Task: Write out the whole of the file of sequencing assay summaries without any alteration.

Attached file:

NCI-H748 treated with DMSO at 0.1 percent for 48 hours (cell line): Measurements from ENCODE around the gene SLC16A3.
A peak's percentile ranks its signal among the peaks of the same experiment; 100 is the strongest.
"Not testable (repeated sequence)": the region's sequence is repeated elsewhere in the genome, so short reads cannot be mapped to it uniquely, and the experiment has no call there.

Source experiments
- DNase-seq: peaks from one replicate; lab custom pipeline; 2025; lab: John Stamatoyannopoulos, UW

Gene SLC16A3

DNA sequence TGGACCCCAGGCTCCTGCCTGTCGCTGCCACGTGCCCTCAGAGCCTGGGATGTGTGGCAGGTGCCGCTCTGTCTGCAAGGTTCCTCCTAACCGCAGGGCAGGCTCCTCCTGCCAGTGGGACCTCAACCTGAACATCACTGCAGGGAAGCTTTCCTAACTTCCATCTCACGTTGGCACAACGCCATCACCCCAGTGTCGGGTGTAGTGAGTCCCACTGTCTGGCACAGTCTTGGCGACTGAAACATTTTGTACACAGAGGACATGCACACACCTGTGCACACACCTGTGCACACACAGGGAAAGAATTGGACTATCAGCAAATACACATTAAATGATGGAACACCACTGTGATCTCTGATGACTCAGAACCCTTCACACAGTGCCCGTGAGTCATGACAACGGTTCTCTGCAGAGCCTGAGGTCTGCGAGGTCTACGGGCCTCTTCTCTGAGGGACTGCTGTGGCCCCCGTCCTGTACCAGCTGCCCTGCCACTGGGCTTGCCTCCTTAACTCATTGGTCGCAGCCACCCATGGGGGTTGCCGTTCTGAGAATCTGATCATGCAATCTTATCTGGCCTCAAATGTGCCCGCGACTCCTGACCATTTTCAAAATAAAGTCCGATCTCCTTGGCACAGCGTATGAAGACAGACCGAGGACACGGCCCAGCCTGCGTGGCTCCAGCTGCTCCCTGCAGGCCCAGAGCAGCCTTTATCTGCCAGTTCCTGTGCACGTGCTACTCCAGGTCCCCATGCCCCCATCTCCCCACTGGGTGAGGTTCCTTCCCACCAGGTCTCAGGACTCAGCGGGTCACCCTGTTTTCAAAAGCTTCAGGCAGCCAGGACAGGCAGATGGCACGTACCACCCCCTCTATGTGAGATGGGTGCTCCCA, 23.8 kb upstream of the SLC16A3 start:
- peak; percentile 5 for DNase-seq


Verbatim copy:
NCI-H748 treated with DMSO at 0.1 percent for 48 hours (cell line): Measurements from ENCODE around the gene SLC16A3.
A peak's percentile ranks its signal among the peaks of the same experiment; 100 is the strongest.
"Not testable (repeated sequence)": the region's sequence is repeated elsewhere in the genome, so short reads cannot be mapped to it uniquely, and the experiment has no call there.

Source experiments
- DNase-seq: peaks from one replicate; lab custom pipeline; 2025; lab: John Stamatoyannopoulos, UW

Gene SLC16A3

DNA sequence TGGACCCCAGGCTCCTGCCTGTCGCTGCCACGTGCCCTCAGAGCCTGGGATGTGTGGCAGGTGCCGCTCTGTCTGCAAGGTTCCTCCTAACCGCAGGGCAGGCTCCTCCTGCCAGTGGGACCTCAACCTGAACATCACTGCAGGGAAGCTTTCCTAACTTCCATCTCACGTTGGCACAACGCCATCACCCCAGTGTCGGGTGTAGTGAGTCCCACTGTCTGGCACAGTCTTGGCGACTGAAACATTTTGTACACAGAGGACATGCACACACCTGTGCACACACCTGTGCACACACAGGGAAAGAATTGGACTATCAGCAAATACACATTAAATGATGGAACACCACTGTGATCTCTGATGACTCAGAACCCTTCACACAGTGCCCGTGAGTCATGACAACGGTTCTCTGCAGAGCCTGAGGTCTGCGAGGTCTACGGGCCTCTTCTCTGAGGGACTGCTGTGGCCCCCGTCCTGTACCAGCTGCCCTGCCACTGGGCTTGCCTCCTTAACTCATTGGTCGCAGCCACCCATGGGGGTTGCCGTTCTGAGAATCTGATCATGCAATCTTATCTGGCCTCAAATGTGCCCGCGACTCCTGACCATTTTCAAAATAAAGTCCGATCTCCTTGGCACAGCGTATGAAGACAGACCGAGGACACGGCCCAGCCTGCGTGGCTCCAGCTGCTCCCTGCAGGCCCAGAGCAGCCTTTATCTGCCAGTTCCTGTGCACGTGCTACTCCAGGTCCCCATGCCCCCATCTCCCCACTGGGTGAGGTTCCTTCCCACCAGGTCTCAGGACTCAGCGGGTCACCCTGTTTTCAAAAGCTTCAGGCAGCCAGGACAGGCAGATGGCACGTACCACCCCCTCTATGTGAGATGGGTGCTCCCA, 23.8 kb upstream of the SLC16A3 start:
- peak; percentile 5 for DNase-seq